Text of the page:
The Dark Side of that Free Brazilian Boob Job

In Brazil, not only is universal healthcare a right – so is beauty.

In the public hospitals of Brazil plastic surgeries are subsidized by the government. As one of the largest consumers of plastic surgery in the world, Brazil has nearly half a million of these free or low-cost surgeries a year. What could go wrong with free boob jobs, right?

In Brazilian culture, beauty is a means of social mobility. Being perceived as beautiful or aesthetically pleasing allows people (particularly Brazilian women) to find a husband, get better jobs, and climb the social ladder. So, in theory, providing minimal cost plastic surgeries to the lower class encourages social (and possibly economic) equality right? According to many of the recipients of these subsidized operations, the answer is no.

These low cost plastic surgeries are very dangerous, with patients referring to themselves as “cobaias” or guinea pigs. This is because most of Brazil’s surgical “innovations” are tested in public hospitals before being introduced to the upper class. The public hospital medical residents (who are often times honing their craft to later work in a much more lucrative privately-funded clinic) are cavalier with these experimental plastic surgery techniques. One new controversial procedure called bioplastia involves the injection of a substance similar to acrylic glass to reshape the body. While this operation can be effective, it has left countless others with painful and permanent medical conditions.

Because lower class citizens often do not have the financial means to sue the doctors that harm them, these incidents go without punishment. In fact, one woman (interviewed by quarizy.com) revealed that she was offered another free surgery after her first breast augmentation left her with an infection that took months to heal (with undesired results). Interestingly, she accepted the offer hoping the next surgery would rectify the mistakes of the first.

It seems that Brazil’s obsession with outward “beauty” has caused its people – even the ones being harmed – to turn a blind eye to the dark side of the plastic surgery industry. Brazil’s struggle with self-acceptance started in the 1920’s, when eugenic researchers linked beauty with race. Due to Brazil’s high rate of racial mixing, especially in the lower classes, obtaining what society deemed “beautiful” seemed only possible through medical means. Many of the pioneers of plastic surgery have come from Brazil, but at what cost to the lower class population that rely on these surgeries to fit the mold of Brazilian society? If Brazil continues consuming these surgeries at its current rate (with new “innovations” continually being tested), there is no saying what damage will ensue.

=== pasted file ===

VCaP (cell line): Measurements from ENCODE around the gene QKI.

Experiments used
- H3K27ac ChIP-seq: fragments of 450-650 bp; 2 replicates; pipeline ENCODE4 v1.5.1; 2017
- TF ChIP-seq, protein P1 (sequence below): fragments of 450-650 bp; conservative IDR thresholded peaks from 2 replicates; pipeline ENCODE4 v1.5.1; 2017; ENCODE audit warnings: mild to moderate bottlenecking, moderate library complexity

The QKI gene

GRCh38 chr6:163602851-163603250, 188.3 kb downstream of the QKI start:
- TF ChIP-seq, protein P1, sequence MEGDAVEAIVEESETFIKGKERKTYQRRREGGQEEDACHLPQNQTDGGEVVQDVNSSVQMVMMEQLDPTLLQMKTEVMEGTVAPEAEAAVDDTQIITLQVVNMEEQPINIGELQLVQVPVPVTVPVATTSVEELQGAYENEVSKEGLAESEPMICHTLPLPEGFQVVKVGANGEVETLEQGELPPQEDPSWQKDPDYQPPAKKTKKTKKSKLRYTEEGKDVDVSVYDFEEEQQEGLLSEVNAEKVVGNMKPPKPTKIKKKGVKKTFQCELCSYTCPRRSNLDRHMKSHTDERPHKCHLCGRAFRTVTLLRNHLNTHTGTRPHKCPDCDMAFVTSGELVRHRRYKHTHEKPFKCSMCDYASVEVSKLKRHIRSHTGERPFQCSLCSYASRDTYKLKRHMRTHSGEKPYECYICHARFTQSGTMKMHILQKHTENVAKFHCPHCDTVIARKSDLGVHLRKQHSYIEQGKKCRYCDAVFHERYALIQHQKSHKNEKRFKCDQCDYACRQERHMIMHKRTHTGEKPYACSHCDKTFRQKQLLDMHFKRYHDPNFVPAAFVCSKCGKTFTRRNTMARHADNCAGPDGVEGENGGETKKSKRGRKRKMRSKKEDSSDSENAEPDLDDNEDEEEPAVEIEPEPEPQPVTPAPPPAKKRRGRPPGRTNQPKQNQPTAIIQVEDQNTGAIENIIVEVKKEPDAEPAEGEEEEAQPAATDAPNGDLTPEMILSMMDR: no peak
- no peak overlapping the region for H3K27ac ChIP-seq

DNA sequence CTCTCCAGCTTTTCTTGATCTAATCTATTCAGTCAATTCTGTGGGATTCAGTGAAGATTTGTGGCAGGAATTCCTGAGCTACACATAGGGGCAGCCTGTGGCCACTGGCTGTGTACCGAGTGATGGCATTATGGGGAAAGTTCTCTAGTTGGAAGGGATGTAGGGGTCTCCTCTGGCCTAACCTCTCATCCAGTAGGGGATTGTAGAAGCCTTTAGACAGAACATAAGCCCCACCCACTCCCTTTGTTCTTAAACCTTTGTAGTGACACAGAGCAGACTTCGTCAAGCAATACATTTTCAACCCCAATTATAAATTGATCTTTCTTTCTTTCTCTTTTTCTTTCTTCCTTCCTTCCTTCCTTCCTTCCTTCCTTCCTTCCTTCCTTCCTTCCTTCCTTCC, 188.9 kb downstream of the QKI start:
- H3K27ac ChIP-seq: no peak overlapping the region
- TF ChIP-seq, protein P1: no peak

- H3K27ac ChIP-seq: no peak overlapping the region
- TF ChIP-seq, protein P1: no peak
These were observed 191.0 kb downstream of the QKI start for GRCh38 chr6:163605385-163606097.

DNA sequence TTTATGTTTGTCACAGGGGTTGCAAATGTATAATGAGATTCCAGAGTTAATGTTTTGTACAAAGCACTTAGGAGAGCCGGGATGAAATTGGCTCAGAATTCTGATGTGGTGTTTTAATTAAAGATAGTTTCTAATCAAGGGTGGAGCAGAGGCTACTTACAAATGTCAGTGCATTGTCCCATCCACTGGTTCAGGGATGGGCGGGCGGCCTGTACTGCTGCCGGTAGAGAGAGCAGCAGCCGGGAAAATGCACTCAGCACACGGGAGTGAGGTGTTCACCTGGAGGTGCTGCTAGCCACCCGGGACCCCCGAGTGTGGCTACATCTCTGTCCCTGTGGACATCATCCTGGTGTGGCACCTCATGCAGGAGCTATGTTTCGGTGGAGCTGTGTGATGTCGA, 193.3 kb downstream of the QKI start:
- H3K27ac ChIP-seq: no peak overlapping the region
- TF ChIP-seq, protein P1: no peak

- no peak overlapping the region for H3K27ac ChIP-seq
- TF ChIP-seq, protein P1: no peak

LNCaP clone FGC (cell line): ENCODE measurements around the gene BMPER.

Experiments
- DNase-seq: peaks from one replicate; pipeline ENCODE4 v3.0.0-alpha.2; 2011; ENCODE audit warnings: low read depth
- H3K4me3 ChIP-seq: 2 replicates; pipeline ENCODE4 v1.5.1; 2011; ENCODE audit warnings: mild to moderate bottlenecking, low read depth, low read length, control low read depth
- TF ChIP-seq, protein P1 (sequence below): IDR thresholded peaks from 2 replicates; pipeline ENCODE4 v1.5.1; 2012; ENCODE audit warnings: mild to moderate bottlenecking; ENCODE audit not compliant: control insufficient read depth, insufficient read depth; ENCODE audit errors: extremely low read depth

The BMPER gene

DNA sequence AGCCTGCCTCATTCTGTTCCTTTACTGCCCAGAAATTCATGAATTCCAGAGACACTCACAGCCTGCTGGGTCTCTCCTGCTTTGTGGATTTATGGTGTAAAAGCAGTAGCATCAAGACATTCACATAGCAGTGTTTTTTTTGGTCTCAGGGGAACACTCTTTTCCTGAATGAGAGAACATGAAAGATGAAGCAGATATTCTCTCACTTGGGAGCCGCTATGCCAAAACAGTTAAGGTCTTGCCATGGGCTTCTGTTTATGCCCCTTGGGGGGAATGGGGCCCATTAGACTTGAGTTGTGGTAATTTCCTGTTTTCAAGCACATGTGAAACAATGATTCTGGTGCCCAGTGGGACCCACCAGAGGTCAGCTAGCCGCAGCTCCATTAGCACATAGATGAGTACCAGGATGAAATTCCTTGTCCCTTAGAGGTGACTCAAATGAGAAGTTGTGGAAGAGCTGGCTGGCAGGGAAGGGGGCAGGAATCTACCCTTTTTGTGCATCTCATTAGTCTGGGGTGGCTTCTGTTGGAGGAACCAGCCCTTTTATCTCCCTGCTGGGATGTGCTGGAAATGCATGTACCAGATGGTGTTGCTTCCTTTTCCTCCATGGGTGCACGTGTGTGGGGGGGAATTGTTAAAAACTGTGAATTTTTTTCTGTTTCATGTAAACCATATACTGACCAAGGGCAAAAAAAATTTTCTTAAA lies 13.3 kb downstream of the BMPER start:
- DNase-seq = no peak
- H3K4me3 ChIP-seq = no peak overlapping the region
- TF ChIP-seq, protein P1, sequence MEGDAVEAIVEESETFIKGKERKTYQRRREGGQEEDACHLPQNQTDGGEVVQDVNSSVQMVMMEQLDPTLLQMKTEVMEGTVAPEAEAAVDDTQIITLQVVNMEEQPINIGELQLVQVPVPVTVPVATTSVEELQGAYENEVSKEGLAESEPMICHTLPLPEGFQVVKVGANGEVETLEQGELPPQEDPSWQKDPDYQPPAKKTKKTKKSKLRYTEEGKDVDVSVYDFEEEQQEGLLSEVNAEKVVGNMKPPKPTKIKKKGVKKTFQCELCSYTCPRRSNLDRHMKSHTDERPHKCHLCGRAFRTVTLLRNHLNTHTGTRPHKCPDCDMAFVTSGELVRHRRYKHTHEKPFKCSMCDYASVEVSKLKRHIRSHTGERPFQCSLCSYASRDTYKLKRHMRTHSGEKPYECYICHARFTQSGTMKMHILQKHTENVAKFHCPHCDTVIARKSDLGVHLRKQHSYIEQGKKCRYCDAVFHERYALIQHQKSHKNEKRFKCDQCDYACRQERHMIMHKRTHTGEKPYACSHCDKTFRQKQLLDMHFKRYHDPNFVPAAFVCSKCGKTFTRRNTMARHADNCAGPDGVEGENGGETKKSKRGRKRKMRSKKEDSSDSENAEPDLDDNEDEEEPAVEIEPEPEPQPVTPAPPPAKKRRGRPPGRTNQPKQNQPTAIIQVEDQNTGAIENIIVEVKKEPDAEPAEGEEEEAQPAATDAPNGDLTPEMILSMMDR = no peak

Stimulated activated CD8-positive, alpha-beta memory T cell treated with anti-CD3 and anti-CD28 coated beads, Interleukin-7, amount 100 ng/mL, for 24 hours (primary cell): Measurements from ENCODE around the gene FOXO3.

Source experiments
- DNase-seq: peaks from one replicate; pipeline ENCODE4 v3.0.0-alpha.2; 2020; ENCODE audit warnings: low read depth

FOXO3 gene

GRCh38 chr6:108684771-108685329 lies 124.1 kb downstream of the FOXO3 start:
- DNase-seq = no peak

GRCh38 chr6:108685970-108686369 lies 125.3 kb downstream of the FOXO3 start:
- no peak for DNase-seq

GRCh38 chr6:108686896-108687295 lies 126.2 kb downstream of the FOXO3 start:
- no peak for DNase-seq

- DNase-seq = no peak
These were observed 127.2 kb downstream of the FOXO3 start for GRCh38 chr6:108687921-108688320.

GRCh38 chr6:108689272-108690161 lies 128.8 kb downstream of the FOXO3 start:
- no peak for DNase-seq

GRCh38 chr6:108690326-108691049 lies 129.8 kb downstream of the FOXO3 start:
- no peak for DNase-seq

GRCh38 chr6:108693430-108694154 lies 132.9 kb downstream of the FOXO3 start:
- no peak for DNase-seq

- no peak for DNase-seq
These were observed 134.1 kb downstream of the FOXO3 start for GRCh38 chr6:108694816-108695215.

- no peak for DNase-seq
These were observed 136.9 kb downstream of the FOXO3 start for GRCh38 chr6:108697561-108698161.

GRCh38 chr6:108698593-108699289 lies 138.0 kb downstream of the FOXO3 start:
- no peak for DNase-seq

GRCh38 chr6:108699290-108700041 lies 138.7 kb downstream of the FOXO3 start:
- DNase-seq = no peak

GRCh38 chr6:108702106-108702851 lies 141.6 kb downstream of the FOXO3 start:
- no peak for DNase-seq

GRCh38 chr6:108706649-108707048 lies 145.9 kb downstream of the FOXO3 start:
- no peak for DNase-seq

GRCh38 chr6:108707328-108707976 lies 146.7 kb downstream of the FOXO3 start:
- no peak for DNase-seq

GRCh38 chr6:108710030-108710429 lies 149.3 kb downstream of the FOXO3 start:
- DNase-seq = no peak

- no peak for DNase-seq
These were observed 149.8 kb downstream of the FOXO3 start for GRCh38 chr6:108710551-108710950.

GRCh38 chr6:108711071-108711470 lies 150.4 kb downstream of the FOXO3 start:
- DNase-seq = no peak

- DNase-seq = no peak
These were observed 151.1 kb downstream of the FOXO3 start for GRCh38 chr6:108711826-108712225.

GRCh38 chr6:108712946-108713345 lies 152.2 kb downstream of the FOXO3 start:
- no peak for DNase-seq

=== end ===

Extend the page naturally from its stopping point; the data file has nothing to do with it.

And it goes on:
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Athena Malcolm

One thought on “The Dark Side of that Free Brazilian Boob Job

  1. Hello Athena!

    Your article was a very interesting and thought provoking read. Oftentimes, we think of plastic surgery as a commodity available only to the rich, when this is only partly true. As medicine and technology has advanced tremendously since the late 1900s and even within the last 10 years, many medical procedures have become more widely available. However, widely available is not a term synonymous with safe. Take Cardi, B for example, the star explained that her past as an exotic dancer in Washington Heights, NY pushed her to get biopolymers injected into her buttocks. These injections are very dangerous, and she has had them dissolved since becoming famous. She had a very humble childhood without access to safe plastic surgery, and her decisions as an early 20 year old have negatively impacted her health to this day. With social media, looking picture perfect at all times has pushed people to the extremes. People, women especially, would rather look “perfect” on camera than to look naturally attractive in person. The idea of filler being a “necessity” has been pushed by campaigns promoting “preventative botox” to 18 years olds. It might seem laughable, but young women in society truly fall for these fabricated ideas of beauty and they often disfigure their healthy young bodies to fit a certain image. As younger women often do not have the financial means to go to the best plastic surgeons, they often sacrifice safety for the cost of procedures. This goes without saying that these procedures are dangerous and cause complications when plastic surgery standards are not met by low cost surgeons exploiting people for the sake of their own mobility in the plastic surgery world.

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